Drayton Manor

Drayton Manor

Encompassing a zoo with 100 animals and a theme park, Drayton Manor Park is the ultimate family day out. Preschoolers go wild for the Thomas the Tank Engine-themed Thomas Land, while older children and adults can enjoy the exhilarating rides and roller coasters, from the Apocalypse drop tower to the swinging Bounty pirate ship.More

Alton Towers

Alton Towers is a theme park in central England that is famous for its hair-raising rides. Opened in the 1980s, the park quickly became one of the most popular days out in the UK. Visit to enjoy a variety of roller coasters and a water park, as well as mini golf and other family-friendly fun.More
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Top activities in West Midlands

Shrewsbury Prison Guided Tour

Shrewsbury Prison Guided Tour

Warwick Castle Admission Ticket

Warwick Castle Admission Ticket

City Sightseeing Stratford-upon-Avon Hop-On Hop-Off Bus Tour
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The Bear Grylls Adventure in Birmingham
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Haunted Birmingham Outdoor Escape Game
Special Offer

Haunted Birmingham Outdoor Escape Game

US$8.68  US$1.74 savings
Shakespeare Distillery Tour - 11am Ticket
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Cotswold Discovery Trail Self-Guided Tour

Cotswold Discovery Trail Self-Guided Tour

per group
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All about West Midlands

When to visit

As with so many English destinations, the West Midlands are at their best during the elusive British summer, bookended by late spring and early fall, because the days May–September are longer and the weather is (usually) brighter. The second half of June and first half of July hit the sweet spot: Local kids are still in school, so family-friendly attractions are less crowded.

Getting around

Like other European countries, England has a good rail network and public transit system. Birmingham is easy to get around, with trains, trams, and buses, and (strikes permitting) there are solid train links between most West Midlands towns and cities. If you’re hoping to pop out to quiet country pubs and stately homes or to explore the Malvern Hills or Shropshire Hills, consider a guided excursion that includes transportation or self-driving a car.

Traveler tips

Birmingham is the home of the balti, a fiery curry cooked super-fresh in a vessel of the same name, similar to a wok. Created by the Pakistani community during the 1970s, the dish has given its name to a city neighborhood known as the Balti Triangle. Try it at Shababs, which has been hosting locals since 1987. If you fancy a pint where Shakespeare might have sipped, then Stratford-upon-Avon’s Garrick Inn is likely the town’s oldest pub, with a criss-cross Tudor timber frame that dates back to the 16th century.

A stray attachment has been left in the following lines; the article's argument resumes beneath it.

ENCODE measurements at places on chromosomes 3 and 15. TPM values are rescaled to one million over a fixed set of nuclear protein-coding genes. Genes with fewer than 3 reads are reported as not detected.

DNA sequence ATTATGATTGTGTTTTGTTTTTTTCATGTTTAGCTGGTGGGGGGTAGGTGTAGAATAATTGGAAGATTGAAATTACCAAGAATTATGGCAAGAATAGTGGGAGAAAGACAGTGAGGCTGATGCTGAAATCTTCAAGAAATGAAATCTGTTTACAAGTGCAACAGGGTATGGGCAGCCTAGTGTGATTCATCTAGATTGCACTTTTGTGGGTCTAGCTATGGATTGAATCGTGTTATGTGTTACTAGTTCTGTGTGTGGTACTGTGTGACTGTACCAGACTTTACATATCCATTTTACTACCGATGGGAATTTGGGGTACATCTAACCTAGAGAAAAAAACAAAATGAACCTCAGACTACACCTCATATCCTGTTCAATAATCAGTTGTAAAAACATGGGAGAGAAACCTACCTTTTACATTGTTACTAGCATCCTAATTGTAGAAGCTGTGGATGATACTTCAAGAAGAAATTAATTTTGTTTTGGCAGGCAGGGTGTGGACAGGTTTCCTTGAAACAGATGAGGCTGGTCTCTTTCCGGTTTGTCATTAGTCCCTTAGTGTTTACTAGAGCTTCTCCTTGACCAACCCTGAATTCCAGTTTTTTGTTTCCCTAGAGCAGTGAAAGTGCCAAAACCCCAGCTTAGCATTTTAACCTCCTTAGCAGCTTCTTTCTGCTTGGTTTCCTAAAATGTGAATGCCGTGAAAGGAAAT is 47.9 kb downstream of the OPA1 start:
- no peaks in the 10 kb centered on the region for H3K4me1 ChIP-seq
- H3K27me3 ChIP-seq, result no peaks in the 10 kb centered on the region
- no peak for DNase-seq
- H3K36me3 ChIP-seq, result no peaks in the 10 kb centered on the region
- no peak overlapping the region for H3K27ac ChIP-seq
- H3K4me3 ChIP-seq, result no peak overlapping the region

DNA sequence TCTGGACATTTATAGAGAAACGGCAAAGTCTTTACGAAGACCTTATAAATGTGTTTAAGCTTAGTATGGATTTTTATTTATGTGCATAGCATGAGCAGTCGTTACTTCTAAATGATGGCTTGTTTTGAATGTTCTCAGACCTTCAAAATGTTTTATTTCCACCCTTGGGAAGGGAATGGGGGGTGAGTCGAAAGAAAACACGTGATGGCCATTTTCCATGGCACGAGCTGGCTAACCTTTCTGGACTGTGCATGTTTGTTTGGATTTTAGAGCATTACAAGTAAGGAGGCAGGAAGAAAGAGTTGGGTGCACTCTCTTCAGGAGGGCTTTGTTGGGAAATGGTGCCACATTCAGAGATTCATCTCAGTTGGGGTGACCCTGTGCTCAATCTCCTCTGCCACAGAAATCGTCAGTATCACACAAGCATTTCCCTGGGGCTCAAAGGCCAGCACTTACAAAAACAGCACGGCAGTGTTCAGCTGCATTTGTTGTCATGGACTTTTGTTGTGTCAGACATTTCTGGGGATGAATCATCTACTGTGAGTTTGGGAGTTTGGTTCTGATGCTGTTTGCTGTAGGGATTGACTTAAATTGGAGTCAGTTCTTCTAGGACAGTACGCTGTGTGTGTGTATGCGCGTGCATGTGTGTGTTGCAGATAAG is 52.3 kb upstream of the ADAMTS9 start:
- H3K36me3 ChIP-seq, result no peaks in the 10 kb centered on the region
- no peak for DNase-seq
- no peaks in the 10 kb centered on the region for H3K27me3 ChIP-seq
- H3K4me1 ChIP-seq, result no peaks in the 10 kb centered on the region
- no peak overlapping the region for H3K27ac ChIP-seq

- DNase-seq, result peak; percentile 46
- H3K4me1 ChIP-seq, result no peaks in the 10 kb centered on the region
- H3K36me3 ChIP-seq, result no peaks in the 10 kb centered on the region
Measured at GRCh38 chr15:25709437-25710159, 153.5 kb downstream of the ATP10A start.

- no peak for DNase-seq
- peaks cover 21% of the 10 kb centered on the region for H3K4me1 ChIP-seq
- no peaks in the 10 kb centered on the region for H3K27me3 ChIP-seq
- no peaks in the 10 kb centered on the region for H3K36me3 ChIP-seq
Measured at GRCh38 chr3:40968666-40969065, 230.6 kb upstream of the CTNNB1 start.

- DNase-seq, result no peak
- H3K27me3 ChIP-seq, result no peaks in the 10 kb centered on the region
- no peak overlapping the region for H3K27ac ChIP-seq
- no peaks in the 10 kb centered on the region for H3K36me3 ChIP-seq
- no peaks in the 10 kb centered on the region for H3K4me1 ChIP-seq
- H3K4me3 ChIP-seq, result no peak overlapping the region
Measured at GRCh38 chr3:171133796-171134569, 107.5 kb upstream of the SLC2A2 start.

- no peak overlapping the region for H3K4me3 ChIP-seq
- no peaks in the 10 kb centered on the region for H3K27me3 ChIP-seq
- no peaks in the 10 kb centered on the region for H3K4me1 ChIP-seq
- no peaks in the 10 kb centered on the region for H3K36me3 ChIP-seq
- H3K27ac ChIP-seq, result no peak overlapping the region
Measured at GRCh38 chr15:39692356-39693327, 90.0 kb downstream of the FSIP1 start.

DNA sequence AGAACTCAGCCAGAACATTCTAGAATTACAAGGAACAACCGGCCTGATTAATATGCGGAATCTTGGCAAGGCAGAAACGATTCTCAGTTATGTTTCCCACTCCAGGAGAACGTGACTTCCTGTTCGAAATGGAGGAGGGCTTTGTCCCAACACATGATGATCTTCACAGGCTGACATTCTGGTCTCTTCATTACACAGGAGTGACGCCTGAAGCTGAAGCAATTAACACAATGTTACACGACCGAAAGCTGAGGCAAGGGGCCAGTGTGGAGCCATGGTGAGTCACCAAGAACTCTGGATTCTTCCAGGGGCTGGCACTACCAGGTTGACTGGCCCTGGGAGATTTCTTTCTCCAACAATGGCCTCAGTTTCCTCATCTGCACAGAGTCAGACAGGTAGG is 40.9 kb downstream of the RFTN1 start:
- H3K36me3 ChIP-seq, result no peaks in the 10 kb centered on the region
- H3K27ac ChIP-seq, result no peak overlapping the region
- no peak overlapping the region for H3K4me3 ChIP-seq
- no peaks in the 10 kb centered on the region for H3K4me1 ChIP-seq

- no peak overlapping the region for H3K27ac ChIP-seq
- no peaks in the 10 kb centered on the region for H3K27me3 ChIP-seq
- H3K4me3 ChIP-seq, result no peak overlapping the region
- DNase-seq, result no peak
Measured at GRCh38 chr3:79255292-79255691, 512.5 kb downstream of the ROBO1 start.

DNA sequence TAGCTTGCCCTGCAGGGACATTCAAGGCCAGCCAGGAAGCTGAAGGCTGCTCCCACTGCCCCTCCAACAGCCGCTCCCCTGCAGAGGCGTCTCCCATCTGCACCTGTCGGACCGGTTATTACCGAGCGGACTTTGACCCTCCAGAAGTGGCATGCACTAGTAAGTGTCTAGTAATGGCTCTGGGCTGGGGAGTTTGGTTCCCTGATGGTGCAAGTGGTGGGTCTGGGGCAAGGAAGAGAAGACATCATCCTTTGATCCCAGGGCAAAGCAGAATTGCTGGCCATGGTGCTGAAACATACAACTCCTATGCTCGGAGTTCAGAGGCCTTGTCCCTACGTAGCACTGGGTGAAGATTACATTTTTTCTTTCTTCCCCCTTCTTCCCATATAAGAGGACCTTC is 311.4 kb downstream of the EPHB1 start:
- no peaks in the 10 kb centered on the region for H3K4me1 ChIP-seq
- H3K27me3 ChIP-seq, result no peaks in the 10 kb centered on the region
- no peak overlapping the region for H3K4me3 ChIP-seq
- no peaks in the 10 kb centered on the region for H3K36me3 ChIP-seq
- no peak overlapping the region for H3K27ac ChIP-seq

People Also Ask

What are the most popular things to do in the West Midlands with kids?

The West Midlands region is home to two of the UK’s top theme parks, Alton Towers and Drayton Manor, as well as Cadbury World, a chocolate fest that’s one of the UK’s top family attractions. Medieval Warwick Castle offers a wealth of family-friendly history-focused activities, including waxworks, jousting, and falconry.

What are the top attractions to visit in the West Midlands?

Besides the Alton Towers and Drayton Manor theme parks, the West Midlands region houses Stratford-upon-Avon, the city where you can visit Shakespeare’s birthplace and Anne Hathaway’s Cottage. Other attractions include Ironbridge Gorge, Warwick Castle, Coventry Cathedral, and Cadbury World, as well as parts of the Peak District and the Cotswolds.

How should I spend a day in the West Midlands?

Not to be confused with the much smaller West Midlands county, the West Midlands region is a big place. Spend the morning exploring UNESCO-listed Ironbridge Gorge, then head to Stratford-upon-Avon for lunch and Shakespeare sightseeing. Wrap up with a balti, a live performance, and a bar crawl in buzzing Birmingham.

Are the West Midlands worth visiting?

It depends on how experienced a UK traveler you are, your interests, and how much time you have. First-time visitors on a short trip should consider Stratford-upon-Avon a must. Repeat visitors should add Coventry Cathedral and Warwick Castle to their itineraries, while roller coaster junkies should check out Alton Towers.

Is there anything nice in Birmingham?

Yes. Birmingham, England, is the UK’s second city and has many things to do. The Jewellery Quarter, a refurbished industrial district, houses boutiques, galleries, and working jewelers. Family-friendly attractions include Cadbury World, the Legoland® Discovery Centre, and the National SEA LIFE Centre, while the city itself is famous for balti.

What are the West Midlands famous for?

The West Midlands region is known for Birmingham, Great Britain’s second city. It’s the home of the UK’s industrial revolution and of British delicacies including Worcestershire sauce, Marmite, and balti curry. Famous towns and cities include Stratford-upon-Avon, Shakespeare’s birthplace; Warwick, known for its castle; and Coventry, with its famed cathedral.


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Frequently Asked Questions